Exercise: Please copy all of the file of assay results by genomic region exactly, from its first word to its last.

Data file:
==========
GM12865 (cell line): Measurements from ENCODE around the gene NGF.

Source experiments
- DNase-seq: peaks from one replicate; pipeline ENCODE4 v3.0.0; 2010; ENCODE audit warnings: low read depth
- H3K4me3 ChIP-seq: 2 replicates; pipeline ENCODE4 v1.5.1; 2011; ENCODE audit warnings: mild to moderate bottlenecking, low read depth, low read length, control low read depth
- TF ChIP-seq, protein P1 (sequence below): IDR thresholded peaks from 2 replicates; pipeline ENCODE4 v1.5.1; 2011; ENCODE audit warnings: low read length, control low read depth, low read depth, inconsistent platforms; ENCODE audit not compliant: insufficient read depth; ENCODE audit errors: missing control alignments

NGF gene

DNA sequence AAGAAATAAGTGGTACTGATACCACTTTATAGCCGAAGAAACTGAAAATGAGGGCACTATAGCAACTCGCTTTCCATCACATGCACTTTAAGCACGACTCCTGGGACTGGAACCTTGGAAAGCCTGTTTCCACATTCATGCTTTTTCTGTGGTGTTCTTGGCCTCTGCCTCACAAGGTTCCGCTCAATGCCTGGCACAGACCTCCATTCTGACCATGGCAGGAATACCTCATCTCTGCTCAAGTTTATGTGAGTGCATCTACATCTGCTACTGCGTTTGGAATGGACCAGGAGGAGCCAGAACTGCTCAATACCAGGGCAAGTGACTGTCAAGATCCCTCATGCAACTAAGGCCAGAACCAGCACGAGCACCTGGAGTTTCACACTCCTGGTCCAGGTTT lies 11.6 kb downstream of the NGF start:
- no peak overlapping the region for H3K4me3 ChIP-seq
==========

GM12865 (cell line): Measurements from ENCODE around the gene NGF.

Source experiments
- DNase-seq: peaks from one replicate; pipeline ENCODE4 v3.0.0; 2010; ENCODE audit warnings: low read depth
- H3K4me3 ChIP-seq: 2 replicates; pipeline ENCODE4 v1.5.1; 2011; ENCODE audit warnings: mild to moderate bottlenecking, low read depth, low read length, control low read depth
- TF ChIP-seq, protein P1 (sequence below): IDR thresholded peaks from 2 replicates; pipeline ENCODE4 v1.5.1; 2011; ENCODE audit warnings: low read length, control low read depth, low read depth, inconsistent platforms; ENCODE audit not compliant: insufficient read depth; ENCODE audit errors: missing control alignments

NGF gene

DNA sequence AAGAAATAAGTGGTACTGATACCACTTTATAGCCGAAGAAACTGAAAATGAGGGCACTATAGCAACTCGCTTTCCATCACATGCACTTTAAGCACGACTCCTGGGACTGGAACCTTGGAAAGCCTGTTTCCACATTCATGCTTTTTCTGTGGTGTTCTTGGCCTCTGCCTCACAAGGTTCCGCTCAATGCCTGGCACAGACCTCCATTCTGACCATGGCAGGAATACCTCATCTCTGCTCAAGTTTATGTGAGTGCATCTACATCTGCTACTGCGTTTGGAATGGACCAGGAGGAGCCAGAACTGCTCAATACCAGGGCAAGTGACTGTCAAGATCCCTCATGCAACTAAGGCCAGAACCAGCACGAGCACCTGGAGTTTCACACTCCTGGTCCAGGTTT lies 11.6 kb downstream of the NGF start:
- no peak overlapping the region for H3K4me3 ChIP-seq